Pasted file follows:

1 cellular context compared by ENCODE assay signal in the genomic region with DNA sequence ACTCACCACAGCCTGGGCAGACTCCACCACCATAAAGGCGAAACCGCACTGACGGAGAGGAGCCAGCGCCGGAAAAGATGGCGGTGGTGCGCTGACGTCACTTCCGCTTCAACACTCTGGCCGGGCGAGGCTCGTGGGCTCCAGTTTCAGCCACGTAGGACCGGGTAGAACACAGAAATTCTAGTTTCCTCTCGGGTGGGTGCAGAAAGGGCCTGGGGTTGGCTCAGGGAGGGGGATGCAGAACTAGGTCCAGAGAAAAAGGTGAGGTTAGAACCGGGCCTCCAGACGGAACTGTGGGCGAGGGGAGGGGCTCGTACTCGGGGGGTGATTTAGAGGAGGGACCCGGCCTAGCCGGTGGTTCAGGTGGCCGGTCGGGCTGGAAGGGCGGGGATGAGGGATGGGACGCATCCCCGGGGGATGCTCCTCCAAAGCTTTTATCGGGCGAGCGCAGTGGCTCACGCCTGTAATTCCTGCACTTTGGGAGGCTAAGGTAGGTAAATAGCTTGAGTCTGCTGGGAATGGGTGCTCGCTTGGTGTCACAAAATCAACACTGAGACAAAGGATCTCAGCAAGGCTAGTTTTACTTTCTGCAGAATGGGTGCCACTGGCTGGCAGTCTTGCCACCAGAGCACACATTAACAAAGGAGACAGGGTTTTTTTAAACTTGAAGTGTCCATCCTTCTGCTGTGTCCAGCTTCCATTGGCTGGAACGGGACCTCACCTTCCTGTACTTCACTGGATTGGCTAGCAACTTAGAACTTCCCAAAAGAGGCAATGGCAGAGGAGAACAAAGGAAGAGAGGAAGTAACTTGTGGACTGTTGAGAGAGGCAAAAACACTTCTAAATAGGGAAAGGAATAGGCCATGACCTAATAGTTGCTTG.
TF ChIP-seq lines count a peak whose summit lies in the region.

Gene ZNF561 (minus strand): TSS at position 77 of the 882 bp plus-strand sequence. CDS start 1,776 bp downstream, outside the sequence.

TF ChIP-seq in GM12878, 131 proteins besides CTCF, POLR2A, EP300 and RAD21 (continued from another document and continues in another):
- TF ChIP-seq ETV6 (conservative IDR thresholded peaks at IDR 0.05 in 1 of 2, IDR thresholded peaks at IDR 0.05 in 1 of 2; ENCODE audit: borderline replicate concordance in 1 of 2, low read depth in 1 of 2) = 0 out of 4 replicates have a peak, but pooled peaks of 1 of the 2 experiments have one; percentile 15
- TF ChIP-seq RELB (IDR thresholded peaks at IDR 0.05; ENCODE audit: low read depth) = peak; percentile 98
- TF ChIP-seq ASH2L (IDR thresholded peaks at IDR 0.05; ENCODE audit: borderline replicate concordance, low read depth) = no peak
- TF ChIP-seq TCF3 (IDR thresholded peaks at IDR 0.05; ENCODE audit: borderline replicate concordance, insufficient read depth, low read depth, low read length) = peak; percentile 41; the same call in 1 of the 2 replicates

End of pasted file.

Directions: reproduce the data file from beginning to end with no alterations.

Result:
1 cellular context compared by ENCODE assay signal in the genomic region with DNA sequence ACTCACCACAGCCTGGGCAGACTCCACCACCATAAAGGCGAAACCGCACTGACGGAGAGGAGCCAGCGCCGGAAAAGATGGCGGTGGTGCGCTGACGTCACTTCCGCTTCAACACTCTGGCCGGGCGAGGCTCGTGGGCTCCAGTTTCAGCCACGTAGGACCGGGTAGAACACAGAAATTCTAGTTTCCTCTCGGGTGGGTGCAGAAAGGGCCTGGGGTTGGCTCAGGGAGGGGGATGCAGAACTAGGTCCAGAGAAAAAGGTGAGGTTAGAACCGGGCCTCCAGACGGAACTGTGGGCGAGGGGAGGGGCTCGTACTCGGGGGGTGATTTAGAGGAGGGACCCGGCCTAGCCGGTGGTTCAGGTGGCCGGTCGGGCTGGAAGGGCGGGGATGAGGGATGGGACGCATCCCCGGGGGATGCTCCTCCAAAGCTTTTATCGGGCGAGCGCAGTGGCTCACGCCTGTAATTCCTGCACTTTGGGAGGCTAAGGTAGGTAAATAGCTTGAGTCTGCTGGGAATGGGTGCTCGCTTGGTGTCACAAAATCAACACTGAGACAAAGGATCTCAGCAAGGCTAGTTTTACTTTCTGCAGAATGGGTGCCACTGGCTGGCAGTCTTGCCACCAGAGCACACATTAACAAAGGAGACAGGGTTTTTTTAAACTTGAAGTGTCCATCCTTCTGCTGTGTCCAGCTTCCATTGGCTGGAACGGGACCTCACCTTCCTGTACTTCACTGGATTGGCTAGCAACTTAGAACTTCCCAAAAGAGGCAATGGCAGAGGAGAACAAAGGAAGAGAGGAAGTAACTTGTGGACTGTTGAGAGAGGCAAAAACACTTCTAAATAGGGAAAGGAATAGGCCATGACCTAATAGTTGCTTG.
TF ChIP-seq lines count a peak whose summit lies in the region.

Gene ZNF561 (minus strand): TSS at position 77 of the 882 bp plus-strand sequence. CDS start 1,776 bp downstream, outside the sequence.

TF ChIP-seq in GM12878, 131 proteins besides CTCF, POLR2A, EP300 and RAD21 (continued from another document and continues in another):
- TF ChIP-seq ETV6 (conservative IDR thresholded peaks at IDR 0.05 in 1 of 2, IDR thresholded peaks at IDR 0.05 in 1 of 2; ENCODE audit: borderline replicate concordance in 1 of 2, low read depth in 1 of 2) = 0 out of 4 replicates have a peak, but pooled peaks of 1 of the 2 experiments have one; percentile 15
- TF ChIP-seq RELB (IDR thresholded peaks at IDR 0.05; ENCODE audit: low read depth) = peak; percentile 98
- TF ChIP-seq ASH2L (IDR thresholded peaks at IDR 0.05; ENCODE audit: borderline replicate concordance, low read depth) = no peak
- TF ChIP-seq TCF3 (IDR thresholded peaks at IDR 0.05; ENCODE audit: borderline replicate concordance, insufficient read depth, low read depth, low read length) = peak; percentile 41; the same call in 1 of the 2 replicates